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Managing Depression (and Depression Meds) Sober

Getting sober is one of the hardest – and most courageous – things an alcoholic or addict will ever do in their lifetime…especially for those who struggle with dual diagnosis.

The term “dual diagnosis” is used when someone has a mood disorder (such as depression) and a problem with alcohol or drugs. You have two completely separate illnesses, both of which require their own unique treatment plans.

Depression in the Absence of Drugs

Once we put the drink down or get rid of the drugs, we start to remember why we picked them up in the first place.

The first year of sobriety is all about the basics; staying away from the first drink or drug and learning to tolerate the uncomfortable feelings that we suppressed since that first drunk or high. And for those of us who struggle with depression, this is also an opportunity to learn how we can therapeutically cope with the disorder instead of using substances as a crutch.

365 Days Later

Once the fog has lifted and we physically dry out and clear our heads, it’s much easier to truly begin assessing our underlying personal issues. Depression, if left untreated, can stunt and often cripple your new-found sobriety.

Here are a few tips for navigating depression when we no longer self-medicate.

  • Get help! If you are experiencing symptoms of depression for longer than a week, make an appointment with a psychiatrist. According to experts at Beth Israel Hospital in New York City, shorter bouts of depression during the first three years of sobriety that last anywhere from 1-5 days is not defined as clinical depression, but rather cravings from long-term withdrawal that lessen over time.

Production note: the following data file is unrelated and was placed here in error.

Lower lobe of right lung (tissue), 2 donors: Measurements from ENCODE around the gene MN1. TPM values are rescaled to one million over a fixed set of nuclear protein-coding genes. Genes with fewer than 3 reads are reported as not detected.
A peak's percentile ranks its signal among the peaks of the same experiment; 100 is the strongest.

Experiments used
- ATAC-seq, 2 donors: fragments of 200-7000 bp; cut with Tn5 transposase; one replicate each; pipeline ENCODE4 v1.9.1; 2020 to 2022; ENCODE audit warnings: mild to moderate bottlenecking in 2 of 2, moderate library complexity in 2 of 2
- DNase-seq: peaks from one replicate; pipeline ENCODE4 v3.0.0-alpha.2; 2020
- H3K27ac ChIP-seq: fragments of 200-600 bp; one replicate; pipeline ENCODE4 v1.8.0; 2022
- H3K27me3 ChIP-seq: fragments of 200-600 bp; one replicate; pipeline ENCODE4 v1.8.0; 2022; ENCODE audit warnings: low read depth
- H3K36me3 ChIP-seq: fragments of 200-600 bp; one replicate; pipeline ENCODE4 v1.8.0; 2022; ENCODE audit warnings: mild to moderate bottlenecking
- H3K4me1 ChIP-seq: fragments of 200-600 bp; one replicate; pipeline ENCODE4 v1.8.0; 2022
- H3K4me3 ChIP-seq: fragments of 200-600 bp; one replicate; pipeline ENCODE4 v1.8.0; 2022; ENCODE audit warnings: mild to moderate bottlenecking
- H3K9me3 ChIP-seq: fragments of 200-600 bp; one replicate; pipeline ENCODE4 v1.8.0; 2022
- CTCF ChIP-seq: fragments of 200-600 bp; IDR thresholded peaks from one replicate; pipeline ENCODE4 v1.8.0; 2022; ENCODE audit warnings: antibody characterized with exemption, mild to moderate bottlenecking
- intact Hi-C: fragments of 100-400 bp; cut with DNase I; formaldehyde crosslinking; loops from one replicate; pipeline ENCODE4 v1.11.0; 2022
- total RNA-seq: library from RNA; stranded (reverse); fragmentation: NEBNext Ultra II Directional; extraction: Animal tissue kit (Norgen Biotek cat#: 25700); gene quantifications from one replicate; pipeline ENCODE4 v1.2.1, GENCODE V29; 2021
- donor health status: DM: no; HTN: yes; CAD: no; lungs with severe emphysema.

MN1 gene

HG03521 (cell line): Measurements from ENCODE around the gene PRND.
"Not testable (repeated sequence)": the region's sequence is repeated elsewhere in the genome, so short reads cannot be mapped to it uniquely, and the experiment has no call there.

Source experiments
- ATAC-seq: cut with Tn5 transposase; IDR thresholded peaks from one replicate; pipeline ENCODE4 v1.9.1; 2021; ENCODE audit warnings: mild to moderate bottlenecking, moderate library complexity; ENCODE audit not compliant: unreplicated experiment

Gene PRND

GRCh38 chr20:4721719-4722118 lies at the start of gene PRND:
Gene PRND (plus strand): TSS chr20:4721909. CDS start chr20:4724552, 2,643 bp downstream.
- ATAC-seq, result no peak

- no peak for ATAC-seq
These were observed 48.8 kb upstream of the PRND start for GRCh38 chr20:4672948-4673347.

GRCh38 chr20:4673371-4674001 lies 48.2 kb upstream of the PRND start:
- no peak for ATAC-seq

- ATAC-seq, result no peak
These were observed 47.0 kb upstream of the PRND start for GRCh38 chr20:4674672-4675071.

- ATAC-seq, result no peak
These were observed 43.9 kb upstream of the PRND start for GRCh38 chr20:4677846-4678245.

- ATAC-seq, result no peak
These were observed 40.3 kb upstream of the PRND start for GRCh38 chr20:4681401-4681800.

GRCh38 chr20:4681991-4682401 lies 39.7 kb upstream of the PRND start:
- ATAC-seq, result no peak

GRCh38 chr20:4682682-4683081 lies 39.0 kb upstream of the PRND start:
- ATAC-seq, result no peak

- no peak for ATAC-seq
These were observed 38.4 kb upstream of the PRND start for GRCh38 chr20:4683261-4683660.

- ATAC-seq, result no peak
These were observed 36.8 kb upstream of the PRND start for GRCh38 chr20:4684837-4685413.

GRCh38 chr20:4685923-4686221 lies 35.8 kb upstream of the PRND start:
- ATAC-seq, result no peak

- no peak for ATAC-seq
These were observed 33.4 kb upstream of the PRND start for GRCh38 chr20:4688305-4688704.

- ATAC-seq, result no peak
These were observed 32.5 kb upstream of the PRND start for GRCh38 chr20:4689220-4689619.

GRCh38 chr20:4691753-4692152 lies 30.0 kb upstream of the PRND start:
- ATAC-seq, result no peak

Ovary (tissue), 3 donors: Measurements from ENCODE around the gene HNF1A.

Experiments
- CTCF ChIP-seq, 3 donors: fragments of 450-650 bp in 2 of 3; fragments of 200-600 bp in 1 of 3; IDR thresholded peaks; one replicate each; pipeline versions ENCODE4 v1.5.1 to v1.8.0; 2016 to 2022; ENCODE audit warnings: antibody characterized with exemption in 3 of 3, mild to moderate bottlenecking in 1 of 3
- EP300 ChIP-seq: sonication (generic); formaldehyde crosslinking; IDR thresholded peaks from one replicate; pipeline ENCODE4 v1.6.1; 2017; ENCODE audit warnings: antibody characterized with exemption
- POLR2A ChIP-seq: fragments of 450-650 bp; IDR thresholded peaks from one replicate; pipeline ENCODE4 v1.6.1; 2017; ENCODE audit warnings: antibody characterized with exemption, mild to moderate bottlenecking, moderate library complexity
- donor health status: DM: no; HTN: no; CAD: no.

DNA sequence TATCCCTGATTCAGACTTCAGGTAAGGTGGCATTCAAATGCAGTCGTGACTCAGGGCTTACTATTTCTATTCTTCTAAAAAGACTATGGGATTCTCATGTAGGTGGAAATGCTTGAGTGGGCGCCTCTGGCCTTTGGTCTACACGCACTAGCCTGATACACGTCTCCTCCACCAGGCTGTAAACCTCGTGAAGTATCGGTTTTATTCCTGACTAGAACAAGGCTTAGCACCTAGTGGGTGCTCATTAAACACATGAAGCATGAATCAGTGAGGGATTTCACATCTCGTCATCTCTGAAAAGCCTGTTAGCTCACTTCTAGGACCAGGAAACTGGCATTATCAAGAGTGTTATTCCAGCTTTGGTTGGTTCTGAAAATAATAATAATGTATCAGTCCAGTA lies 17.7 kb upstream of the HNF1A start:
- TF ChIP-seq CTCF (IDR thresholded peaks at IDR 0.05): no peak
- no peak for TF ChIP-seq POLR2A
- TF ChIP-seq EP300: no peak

• Don’t give in! The physical mental and emotional symptoms of clinical depression can be so overwhelming causing its victim to feel powerless and give up, so get out of the house. Being around other people, going to a museum or sitting down for a movie can help to quiet that voice in your head that wants to make you believe its lies. Exercise and sticking to a schedule can also save you from falling further down the rabbit hole.
  • Talk about it. The worst thing for an alcoholic or addict is to keep secrets. The more you talk the less power depression has in your mind. Remember you’re batting two issues and they can feed off each other, so don’t let them!

Opinions: Everybody has One

Talking openly about your own journey with dual diagnosis is a vital component to the recovery process, but you have to be very careful when it comes to following the advice of others.

There are plenty of opinions about the way depression and addiction should – and could – be handled. What’s more, there are varying expert opinions in both the sober and medical treatment communities. Some will say if you take any kind of medication, you’re not really sober. But those voices usually come from people who neither have nor understand the complexities of a dual diagnosis.

When it’s all said and done, the way you tackle your own clinical depression is a decision should be made with the help of your doctors. Casual advice from well-meaning friends and family members has its place, but when it comes to your mental health, put your trust in the experts.

Here are some helpful hints to remember when deciding your own treatment path:

  • Be patient with your medications. SSRIs (Selective Serotonin Reuptake Inhibitor) are the most popular class of antidepressants out there today and they are non-narcotic and therefor the safest for recovering alcoholics and drug addicts to take.
  • Find an expert. That can include a doctor or psychiatrist who specializes or at least has experience treating duel diagnosis patients. Placing your health in the care of someone who understands addiction is vital. For those newly sober tend to be more sensitive to medications.
  • Give it Time. Going on an antidepressant is a big adjustment. It can take weeks to reach your coasting dose.  And feeling the effects of your new medication can be reminiscent of your old party drug days. Again, talk about everything and anything going on with you during this time. Talking to another sober person with experience combined with an addiction specialist who knows your case is a winning combination.

Additional Reading: Recovery and Getting Your Natural Happy Back